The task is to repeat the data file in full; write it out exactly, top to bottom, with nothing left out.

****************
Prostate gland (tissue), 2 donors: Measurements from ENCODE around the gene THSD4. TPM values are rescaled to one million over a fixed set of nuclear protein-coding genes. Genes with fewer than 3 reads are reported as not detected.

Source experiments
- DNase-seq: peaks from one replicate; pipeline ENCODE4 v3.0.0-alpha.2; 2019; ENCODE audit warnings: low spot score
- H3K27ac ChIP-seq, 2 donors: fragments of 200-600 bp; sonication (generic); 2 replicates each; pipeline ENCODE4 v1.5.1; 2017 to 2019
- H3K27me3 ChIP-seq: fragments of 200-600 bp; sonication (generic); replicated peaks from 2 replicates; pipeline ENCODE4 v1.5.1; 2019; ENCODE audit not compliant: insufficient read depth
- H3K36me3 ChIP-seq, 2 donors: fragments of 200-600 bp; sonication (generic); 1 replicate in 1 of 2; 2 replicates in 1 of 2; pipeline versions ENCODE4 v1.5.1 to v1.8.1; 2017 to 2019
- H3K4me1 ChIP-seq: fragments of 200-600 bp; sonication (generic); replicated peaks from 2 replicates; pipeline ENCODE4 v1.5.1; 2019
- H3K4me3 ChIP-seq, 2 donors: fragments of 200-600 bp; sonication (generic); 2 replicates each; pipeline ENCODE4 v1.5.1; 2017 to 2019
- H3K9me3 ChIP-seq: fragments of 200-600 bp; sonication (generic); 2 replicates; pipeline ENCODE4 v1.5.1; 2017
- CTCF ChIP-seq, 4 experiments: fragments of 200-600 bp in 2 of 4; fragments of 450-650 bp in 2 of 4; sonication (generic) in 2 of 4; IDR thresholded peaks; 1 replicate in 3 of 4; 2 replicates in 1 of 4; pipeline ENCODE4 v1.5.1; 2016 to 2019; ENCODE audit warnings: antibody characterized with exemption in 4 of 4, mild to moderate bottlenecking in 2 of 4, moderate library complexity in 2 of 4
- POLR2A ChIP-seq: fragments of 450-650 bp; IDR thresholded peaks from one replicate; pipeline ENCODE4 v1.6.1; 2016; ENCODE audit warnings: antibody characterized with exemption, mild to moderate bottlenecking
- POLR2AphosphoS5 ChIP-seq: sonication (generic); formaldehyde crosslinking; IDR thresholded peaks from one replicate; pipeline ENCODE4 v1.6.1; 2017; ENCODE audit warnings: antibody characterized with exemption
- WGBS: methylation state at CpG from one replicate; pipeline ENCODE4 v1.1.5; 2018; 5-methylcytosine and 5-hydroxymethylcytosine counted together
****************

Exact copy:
Prostate gland (tissue), 2 donors: Measurements from ENCODE around the gene THSD4. TPM values are rescaled to one million over a fixed set of nuclear protein-coding genes. Genes with fewer than 3 reads are reported as not detected.

Source experiments
- DNase-seq: peaks from one replicate; pipeline ENCODE4 v3.0.0-alpha.2; 2019; ENCODE audit warnings: low spot score
- H3K27ac ChIP-seq, 2 donors: fragments of 200-600 bp; sonication (generic); 2 replicates each; pipeline ENCODE4 v1.5.1; 2017 to 2019
- H3K27me3 ChIP-seq: fragments of 200-600 bp; sonication (generic); replicated peaks from 2 replicates; pipeline ENCODE4 v1.5.1; 2019; ENCODE audit not compliant: insufficient read depth
- H3K36me3 ChIP-seq, 2 donors: fragments of 200-600 bp; sonication (generic); 1 replicate in 1 of 2; 2 replicates in 1 of 2; pipeline versions ENCODE4 v1.5.1 to v1.8.1; 2017 to 2019
- H3K4me1 ChIP-seq: fragments of 200-600 bp; sonication (generic); replicated peaks from 2 replicates; pipeline ENCODE4 v1.5.1; 2019
- H3K4me3 ChIP-seq, 2 donors: fragments of 200-600 bp; sonication (generic); 2 replicates each; pipeline ENCODE4 v1.5.1; 2017 to 2019
- H3K9me3 ChIP-seq: fragments of 200-600 bp; sonication (generic); 2 replicates; pipeline ENCODE4 v1.5.1; 2017
- CTCF ChIP-seq, 4 experiments: fragments of 200-600 bp in 2 of 4; fragments of 450-650 bp in 2 of 4; sonication (generic) in 2 of 4; IDR thresholded peaks; 1 replicate in 3 of 4; 2 replicates in 1 of 4; pipeline ENCODE4 v1.5.1; 2016 to 2019; ENCODE audit warnings: antibody characterized with exemption in 4 of 4, mild to moderate bottlenecking in 2 of 4, moderate library complexity in 2 of 4
- POLR2A ChIP-seq: fragments of 450-650 bp; IDR thresholded peaks from one replicate; pipeline ENCODE4 v1.6.1; 2016; ENCODE audit warnings: antibody characterized with exemption, mild to moderate bottlenecking
- POLR2AphosphoS5 ChIP-seq: sonication (generic); formaldehyde crosslinking; IDR thresholded peaks from one replicate; pipeline ENCODE4 v1.6.1; 2017; ENCODE audit warnings: antibody characterized with exemption
- WGBS: methylation state at CpG from one replicate; pipeline ENCODE4 v1.1.5; 2018; 5-methylcytosine and 5-hydroxymethylcytosine counted together